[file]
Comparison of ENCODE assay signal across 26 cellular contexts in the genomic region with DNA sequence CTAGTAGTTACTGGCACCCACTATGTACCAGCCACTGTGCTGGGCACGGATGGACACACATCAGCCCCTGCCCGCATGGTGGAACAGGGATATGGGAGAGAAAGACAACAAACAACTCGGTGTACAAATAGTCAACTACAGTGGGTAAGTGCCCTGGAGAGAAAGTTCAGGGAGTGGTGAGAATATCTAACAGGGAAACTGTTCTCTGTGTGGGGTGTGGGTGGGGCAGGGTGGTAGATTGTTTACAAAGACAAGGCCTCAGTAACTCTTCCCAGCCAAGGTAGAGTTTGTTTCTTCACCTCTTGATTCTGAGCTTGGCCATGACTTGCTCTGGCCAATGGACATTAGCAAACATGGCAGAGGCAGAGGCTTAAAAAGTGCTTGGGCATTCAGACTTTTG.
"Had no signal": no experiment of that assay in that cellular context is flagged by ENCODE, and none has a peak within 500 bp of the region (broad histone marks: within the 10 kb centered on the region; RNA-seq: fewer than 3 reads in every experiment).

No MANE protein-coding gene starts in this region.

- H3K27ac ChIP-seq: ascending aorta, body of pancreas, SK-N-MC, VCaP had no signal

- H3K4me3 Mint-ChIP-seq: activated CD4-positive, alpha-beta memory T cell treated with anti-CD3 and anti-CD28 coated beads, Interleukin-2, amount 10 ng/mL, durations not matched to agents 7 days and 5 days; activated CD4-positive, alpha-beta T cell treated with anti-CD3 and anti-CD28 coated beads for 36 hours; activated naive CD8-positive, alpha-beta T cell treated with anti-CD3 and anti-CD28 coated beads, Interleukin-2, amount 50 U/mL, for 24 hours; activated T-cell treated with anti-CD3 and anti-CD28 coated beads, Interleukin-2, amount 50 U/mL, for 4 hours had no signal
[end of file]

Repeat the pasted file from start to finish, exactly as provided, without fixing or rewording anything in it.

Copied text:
Comparison of ENCODE assay signal across 26 cellular contexts in the genomic region with DNA sequence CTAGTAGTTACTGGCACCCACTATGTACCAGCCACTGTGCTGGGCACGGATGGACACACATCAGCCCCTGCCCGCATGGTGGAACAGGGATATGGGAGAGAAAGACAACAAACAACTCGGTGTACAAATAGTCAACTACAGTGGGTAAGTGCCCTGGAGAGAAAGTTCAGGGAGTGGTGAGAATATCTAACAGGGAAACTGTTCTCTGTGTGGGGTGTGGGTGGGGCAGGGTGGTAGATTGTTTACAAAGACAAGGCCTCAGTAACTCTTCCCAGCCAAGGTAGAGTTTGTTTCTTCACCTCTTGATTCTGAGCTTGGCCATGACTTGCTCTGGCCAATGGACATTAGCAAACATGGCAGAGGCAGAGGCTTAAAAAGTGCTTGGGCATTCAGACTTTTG.
"Had no signal": no experiment of that assay in that cellular context is flagged by ENCODE, and none has a peak within 500 bp of the region (broad histone marks: within the 10 kb centered on the region; RNA-seq: fewer than 3 reads in every experiment).

No MANE protein-coding gene starts in this region.

- H3K27ac ChIP-seq: ascending aorta, body of pancreas, SK-N-MC, VCaP had no signal

- H3K4me3 Mint-ChIP-seq: activated CD4-positive, alpha-beta memory T cell treated with anti-CD3 and anti-CD28 coated beads, Interleukin-2, amount 10 ng/mL, durations not matched to agents 7 days and 5 days; activated CD4-positive, alpha-beta T cell treated with anti-CD3 and anti-CD28 coated beads for 36 hours; activated naive CD8-positive, alpha-beta T cell treated with anti-CD3 and anti-CD28 coated beads, Interleukin-2, amount 50 U/mL, for 24 hours; activated T-cell treated with anti-CD3 and anti-CD28 coated beads, Interleukin-2, amount 50 U/mL, for 4 hours had no signal